A .pdf version is also available to download here

There are over 50 species of Vanda, which are distributed from as far north as the Himalayas, through Burma, Thailand, the Philippines to northern Australia. Culturally this genus can be divided into terate, semi terate and strap-leaved. The strap-leaved Vandas are the most commonly grown in the UK and the two species most responsible for the modern strap-leaved hybrids are Vanda coerulea, which comes from the cool Himalayas, and Vanda sanderiana (syn.Euanthe sanderiana) which comes from the hotter Philippines. The hybrids are most commonly grown in Thailand, Hawaii and Florida, where the natural warmth and good light results in stunning flowers in almost every colour - blue being the most popular.

There are 3 main ways of growing these monopodial hybrids:

In open baskets, either plastic or slatted wood, which basically gives the plant something to hold onto, and allows wires to be attached to hang them?

  • In pots in a very open free draining mix.
  • In glass vases, with no compost.

The flowers will last 6 – 8 weeks and can be expected to flower 2 – 3 times a year.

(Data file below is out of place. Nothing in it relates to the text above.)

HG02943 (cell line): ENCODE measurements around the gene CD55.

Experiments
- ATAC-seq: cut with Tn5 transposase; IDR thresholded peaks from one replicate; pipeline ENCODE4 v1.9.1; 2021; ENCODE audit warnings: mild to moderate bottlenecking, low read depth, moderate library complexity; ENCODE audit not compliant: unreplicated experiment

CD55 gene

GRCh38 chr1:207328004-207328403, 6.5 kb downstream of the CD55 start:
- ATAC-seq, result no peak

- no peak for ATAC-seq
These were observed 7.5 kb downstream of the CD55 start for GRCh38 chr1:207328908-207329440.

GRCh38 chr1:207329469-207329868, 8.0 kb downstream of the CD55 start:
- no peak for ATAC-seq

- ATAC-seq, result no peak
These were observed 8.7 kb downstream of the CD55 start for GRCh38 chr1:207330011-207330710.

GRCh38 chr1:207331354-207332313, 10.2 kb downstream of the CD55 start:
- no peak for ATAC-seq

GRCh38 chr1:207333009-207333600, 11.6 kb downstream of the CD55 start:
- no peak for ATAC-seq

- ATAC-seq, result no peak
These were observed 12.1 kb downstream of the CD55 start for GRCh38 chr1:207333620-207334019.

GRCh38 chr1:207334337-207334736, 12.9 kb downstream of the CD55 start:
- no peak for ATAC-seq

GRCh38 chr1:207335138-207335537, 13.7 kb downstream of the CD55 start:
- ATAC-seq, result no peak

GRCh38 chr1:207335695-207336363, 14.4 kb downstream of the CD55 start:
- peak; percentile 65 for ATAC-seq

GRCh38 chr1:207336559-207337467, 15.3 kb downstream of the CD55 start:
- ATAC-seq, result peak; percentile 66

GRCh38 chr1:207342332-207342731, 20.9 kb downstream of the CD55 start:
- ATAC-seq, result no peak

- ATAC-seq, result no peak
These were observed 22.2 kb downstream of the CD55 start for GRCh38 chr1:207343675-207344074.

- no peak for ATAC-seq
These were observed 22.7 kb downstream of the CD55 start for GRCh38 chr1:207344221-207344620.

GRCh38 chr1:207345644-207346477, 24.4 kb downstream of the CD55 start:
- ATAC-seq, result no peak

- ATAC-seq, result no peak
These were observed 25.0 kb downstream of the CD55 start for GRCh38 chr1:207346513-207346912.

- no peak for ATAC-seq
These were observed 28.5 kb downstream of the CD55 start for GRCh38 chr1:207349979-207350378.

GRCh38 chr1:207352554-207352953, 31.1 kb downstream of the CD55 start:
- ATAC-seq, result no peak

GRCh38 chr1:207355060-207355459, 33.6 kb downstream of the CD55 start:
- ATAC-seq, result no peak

Winter minimum night temperature: 15°C  (60°F). A rise in daytime temperatures to 20°C will encourage growth to continue through the winter.
Summer minimum night temperature: 15°C (60°F). During the day the temperature can rise to 25’C or above, but good air movement must be maintained.


Probably the most important item in the cultural jigsaw. Vandas can stand, and like, full sunlight throughout the year except for the hottest and brightest days in summer.  They can be grown in the same glasshouse as the Phalaenopsis, but with much less shade

Being epiphytic their roots attach themselves to tree branches and hang in fresh air and are specially adapted to absorb water quickly and store it in the sponge-like velamen which surrounds them. When the roots on these plants are white, they are ready for watering.

We grow our Vandas hung on wires, with their roots in the air, and water the roots everyday, until they go green. In vases, we fill the vase until the roots are covered, leave for 20 minutes then tip the water out, by which time they will be fully turgid and green. Repeat as the roots go white.  Feed twice a month in spring and summer with high potash feed. Only feed when the roots are moist.


When Vandas are hung on wires or in vases, there is no need to ‘repot’.  If you pot your Vandas, use very large, coarse bark based compost, and transparent pots, so the roots can receive plenty of light. There best time to repot is spring, when active growth is gaining momentum.  After the flower have finished on a stem, cut it back to be tidy as it will not reflower from it, but will produce another spike from a leaf axil higher up the plant.

Culture information taken from the Growers and Buyers Guide to Orchids in the UK – 2013 (Golden Guide).

Photographs supplied by S. Pask unless stated.